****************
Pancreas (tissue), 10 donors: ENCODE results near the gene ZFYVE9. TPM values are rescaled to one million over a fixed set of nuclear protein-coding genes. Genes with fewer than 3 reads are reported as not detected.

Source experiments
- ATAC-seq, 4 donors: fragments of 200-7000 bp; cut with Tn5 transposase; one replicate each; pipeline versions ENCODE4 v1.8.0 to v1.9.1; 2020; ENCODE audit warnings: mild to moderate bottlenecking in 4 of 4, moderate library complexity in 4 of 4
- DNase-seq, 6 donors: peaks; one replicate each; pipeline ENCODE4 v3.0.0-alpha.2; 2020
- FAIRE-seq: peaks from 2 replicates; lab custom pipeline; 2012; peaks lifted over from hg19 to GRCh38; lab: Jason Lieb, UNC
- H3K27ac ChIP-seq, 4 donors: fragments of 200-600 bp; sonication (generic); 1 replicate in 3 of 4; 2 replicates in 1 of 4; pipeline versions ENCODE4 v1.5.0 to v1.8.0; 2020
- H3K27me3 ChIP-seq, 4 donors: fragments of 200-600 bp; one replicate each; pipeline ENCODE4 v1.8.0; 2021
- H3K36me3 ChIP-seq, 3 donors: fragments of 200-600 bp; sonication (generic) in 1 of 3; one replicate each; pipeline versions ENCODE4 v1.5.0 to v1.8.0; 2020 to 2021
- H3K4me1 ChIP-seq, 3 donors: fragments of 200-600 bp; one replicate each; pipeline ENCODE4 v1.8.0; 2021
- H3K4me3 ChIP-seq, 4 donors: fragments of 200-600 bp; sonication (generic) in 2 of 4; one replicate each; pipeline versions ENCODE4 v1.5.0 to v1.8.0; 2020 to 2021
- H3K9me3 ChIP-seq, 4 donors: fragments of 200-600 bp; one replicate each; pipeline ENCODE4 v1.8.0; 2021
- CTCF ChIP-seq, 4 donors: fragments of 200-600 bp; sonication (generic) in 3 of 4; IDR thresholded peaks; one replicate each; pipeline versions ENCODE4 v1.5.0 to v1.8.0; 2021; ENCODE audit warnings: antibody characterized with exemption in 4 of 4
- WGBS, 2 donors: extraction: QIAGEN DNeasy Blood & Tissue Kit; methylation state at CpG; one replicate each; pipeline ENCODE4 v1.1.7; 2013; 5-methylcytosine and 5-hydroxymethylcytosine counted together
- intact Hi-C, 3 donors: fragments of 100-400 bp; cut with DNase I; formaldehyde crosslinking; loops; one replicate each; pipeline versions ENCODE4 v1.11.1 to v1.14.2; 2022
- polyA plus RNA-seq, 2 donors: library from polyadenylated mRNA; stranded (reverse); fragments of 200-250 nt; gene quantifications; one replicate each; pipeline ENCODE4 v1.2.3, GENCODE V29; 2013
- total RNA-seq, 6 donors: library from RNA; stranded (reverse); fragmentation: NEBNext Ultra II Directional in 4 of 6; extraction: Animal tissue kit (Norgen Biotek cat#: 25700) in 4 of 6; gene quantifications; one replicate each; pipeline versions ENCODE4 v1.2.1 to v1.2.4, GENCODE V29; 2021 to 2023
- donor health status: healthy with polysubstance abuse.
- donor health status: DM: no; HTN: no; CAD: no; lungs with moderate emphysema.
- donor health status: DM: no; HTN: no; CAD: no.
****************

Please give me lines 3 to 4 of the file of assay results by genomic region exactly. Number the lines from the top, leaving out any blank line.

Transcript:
- ATAC-seq, 4 donors: fragments of 200-7000 bp; cut with Tn5 transposase; one replicate each; pipeline versions ENCODE4 v1.8.0 to v1.9.1; 2020; ENCODE audit warnings: mild to moderate bottlenecking in 4 of 4, moderate library complexity in 4 of 4
- DNase-seq, 6 donors: peaks; one replicate each; pipeline ENCODE4 v3.0.0-alpha.2; 2020